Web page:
In the 3 months of my apprenticeship, I had the joy of learning metallurgy from a practical, artistic point of view.  Thrillingly, this included working with a flame!  My professor would explain why we need to alloy the silver (plata) with another metal to increase its strength and our ability to cold-work it—practical evidence for engineering themes I had already learned at Drexel University.  I developed vocabulary I would not have learned in my scientific lab: some words I didn’t even know the equivalent of in English.  When it came time to begin a new piece, my professor took me to select a stone from another artist who had rooms full of beautiful raw and polished ones, both common and rare, indigenous treasures of Chile.  During my year in Chile I also purchased lapis lazuli jewelry (an indigenous stone of Chile) from local vendors, but the pride I felt upon completing my own pieces, start-to-finish, was incomparable.

My Fulbright project with CIPA focused on the development of biologically-produced polyester nanoparticles, for the encapsulation of quercetin (a polyphenol) and ultimately as a model for indigenous Chilean vegetable extracts.  Through the use of nanoparticles, which by comparison would be smaller in size than a common virus, we hoped to selectively deliver these extracts to patients either as a protective coating on biomedical devices or encapsulated via wound dressings.

To many it may seem like a stretch to connect silver-working with biomedical polymers research, but to me, this is what brought my Fulbright experience full circle.  I see similarities in encapsulating polyphenols or drugs to protecting a precious stone with metal; I equated the processing of large polymer pellets into small nanoparticles to the melting and reformation of the metal.  I was inspired by the skill and prevalence of talented Chilean artisans: a living manifestation of years of culture and experience of such a beautiful and complex country.  By recognizing that art and culture are fundamentally intertwined with science, we create an opportunity to collaborate and learn from those in fields different from our own.  Fulbright afforded me the chance to explore without fear and encouraged me to consume knowledge in anything and everything. I will always be grateful to Fulbright and to the beautiful country of Chile, which welcomed me and taught me so much about life.

Application tips:

  • Do not discourage yourself from applying—with a clear vision and strong motivation, your dream Fulbright experience is possible. Apply!
  • Start searching for your host affiliation early; be persistent but keep an open mind on all opportunities.
  • On editing, be receptive to suggestions from others, but ultimately the application is your own. You need to be content with your final product.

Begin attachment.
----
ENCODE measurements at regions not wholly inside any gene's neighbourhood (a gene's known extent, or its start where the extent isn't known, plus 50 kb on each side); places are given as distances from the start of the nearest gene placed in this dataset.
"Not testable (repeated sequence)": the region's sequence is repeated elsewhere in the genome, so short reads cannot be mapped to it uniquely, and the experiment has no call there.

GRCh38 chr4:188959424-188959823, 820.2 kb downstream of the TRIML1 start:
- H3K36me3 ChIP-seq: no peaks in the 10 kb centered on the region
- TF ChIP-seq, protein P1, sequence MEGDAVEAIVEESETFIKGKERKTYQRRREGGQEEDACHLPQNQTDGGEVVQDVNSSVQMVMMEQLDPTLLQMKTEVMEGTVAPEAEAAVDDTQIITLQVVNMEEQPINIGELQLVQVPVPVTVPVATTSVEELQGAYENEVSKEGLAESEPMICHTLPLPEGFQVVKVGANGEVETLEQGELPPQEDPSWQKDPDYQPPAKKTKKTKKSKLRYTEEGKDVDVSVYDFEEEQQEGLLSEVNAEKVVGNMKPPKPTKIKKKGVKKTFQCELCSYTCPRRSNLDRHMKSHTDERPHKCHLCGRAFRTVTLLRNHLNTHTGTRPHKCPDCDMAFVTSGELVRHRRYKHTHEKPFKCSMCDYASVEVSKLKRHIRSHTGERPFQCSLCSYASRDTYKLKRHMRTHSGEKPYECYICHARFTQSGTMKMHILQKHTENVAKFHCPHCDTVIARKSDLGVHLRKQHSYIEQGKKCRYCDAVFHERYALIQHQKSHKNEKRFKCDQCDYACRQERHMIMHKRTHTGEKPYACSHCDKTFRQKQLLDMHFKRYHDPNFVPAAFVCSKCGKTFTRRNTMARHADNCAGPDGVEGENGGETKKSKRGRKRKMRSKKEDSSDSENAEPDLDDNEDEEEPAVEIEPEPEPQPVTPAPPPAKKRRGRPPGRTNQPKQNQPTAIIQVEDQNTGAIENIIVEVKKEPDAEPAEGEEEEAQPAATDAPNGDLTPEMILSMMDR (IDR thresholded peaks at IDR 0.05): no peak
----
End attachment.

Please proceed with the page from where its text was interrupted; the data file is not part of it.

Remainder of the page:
All It Takes is One: Creating a Fulbright Culture on Campus

Written by Mallory Carpenter, Fulbright Program Advisor, Marshall University, Huntington, WV

As a West Virginia native and first generation college student, hearing that fellowship applicants from West Virginia are like “unicorns” took me by surprise. At the biennial National Association of Fellowship Advisors conference, a fellow attendee made the comparison because, according to her, “West Virginia applications are so rare and so special.”

West Virginia is an underrepresented state in terms of the number of students who study abroad. Prior to the creation of the Fulbright Advising office at Marshall University, students had received a few study abroad awards back in the 1960s, but then literally nothing until 2015 – just before I was hired. That year, a student applied and received a Fulbright English Teaching Award (ETA) to teach in the Slovak Republic—this was the first Fulbright student award we had had in 48 years.

Despite this, I saw many connections between the character of my student population and the mission of Fulbright.  Encouraged by the ETA award success, I heavily promoted the Fulbright Program on campus. Fulbright’s mission of cross-cultural exchange fit my students’ drive and desire.

During the first year that my office was in operation, I had one applicant. He applied to a highly competitive UK Partnership Program. This was our first study/research application in years and there we were—advancing forward in the competition already. Sadly, right after his semifinalist notification came word that the UK school involved in his proposed partnership was doing away with the degree program—and that was that.

Nonetheless, I used that small success to promote the program more. “Look, we had one applicant last year and he advanced in one of the most competitive programs. You can do this,” I found myself saying over and over again to my students. My mission was to convince my unicorns they were really unicorns—by talking to them about their stories and showing them how they fit with Fulbright’s mission.

Hailey Hughes

The next year, I had an outstanding student who was incredibly interested in a Fulbright award in Ireland. Hailey Hughes, an English major who was also interested in using disability studies in her creative writing, wanted to apply. We worked diligently for months on her application. Her professors approached me regularly, asking,“Have you heard anything? When will she find out?” It seemed like half the campus was invested in the student’s application.